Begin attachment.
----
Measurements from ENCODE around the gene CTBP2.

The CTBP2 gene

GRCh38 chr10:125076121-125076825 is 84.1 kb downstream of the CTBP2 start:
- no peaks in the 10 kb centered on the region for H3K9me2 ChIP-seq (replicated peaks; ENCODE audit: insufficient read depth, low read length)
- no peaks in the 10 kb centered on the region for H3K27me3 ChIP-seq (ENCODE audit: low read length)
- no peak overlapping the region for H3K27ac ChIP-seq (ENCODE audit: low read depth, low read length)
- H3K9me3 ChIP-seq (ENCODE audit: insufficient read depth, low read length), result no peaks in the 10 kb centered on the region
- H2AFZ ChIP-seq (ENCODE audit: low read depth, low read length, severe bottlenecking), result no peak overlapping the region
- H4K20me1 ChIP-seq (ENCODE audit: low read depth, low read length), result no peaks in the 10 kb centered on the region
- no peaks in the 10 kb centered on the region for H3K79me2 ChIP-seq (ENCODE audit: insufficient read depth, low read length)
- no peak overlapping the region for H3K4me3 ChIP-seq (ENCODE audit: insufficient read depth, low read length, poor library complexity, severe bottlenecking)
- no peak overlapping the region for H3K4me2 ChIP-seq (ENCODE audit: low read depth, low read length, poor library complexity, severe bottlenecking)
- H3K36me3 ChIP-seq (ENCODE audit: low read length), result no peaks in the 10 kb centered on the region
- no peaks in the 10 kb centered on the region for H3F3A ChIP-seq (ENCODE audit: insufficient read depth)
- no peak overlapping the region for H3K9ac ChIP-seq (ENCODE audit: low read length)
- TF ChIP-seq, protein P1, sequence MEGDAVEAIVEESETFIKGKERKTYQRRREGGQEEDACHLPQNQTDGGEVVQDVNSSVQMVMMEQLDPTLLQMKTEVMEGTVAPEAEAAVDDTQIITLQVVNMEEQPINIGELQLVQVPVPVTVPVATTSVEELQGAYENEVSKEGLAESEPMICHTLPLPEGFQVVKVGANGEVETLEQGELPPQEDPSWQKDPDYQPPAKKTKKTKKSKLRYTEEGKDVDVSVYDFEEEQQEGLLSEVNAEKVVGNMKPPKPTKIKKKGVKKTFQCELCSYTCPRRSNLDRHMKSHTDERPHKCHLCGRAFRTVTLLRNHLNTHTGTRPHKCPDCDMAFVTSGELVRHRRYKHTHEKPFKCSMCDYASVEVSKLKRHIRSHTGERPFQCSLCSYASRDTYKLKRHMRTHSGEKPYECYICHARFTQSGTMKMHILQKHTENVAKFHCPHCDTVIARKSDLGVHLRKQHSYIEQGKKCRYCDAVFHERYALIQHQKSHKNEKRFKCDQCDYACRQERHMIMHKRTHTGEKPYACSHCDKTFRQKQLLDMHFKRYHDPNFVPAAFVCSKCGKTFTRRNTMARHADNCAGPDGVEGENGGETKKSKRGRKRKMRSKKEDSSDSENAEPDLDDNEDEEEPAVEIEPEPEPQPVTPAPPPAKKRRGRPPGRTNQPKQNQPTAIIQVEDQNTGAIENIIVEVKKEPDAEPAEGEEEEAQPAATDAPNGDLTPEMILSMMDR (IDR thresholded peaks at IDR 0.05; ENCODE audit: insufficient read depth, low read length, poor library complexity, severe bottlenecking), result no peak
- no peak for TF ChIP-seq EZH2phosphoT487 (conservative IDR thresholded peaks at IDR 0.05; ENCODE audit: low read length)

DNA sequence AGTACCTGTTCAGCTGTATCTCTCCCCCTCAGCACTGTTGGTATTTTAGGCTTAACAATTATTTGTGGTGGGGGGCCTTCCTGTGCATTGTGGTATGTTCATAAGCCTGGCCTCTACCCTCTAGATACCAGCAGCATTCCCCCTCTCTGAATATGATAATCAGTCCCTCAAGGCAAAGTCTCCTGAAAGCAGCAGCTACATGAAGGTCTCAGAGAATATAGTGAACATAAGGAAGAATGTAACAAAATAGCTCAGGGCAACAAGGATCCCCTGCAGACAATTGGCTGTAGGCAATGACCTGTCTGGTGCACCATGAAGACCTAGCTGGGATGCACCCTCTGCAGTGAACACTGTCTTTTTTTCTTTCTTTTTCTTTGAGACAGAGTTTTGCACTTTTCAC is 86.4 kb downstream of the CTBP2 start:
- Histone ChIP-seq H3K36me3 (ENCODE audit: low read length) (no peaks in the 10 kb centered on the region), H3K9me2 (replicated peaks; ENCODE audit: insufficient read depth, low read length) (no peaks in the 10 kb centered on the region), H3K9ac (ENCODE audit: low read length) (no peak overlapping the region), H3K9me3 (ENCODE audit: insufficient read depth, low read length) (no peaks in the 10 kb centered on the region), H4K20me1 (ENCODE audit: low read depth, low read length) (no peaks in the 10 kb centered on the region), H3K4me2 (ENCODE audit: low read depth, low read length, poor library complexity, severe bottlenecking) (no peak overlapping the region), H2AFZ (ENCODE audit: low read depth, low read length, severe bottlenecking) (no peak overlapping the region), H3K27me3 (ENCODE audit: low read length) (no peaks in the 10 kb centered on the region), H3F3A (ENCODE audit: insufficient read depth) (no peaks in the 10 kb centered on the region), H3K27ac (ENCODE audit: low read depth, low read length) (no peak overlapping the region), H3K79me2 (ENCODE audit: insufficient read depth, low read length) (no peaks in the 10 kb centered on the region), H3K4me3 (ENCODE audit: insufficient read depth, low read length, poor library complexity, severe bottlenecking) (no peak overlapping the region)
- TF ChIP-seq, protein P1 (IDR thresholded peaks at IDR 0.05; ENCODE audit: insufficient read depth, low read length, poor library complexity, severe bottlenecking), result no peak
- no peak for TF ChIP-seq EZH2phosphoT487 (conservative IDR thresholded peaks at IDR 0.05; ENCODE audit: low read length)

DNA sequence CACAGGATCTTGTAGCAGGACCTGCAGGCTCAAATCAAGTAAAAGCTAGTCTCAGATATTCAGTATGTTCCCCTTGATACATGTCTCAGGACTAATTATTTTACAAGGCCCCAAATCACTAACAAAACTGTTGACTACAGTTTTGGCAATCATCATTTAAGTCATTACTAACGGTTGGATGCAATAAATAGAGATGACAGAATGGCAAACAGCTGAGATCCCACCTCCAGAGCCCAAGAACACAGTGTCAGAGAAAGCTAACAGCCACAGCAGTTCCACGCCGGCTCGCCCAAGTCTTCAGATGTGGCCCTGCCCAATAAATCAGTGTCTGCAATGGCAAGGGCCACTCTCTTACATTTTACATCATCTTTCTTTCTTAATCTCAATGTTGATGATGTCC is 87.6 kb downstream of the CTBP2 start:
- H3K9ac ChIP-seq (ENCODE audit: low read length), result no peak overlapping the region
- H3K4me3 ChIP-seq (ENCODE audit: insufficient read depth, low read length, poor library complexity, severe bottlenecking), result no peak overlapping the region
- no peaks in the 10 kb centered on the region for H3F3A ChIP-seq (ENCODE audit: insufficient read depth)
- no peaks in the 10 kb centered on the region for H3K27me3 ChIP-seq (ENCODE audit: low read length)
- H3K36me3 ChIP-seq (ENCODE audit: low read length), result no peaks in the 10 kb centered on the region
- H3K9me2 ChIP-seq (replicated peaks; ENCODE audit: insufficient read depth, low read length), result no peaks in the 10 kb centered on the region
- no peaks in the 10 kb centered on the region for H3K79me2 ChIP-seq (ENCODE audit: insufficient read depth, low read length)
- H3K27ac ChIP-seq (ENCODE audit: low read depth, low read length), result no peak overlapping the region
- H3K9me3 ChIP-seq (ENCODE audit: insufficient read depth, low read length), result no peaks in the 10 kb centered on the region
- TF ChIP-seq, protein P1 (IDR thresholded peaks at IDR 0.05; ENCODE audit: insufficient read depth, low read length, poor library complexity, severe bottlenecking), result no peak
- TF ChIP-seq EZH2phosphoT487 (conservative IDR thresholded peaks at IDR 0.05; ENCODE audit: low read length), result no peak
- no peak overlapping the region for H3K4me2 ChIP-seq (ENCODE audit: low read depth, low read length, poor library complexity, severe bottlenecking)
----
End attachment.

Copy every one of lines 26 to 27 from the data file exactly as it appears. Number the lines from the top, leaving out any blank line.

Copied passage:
- no peaks in the 10 kb centered on the region for H3K27me3 ChIP-seq (ENCODE audit: low read length)
- H3K36me3 ChIP-seq (ENCODE audit: low read length), result no peaks in the 10 kb centered on the region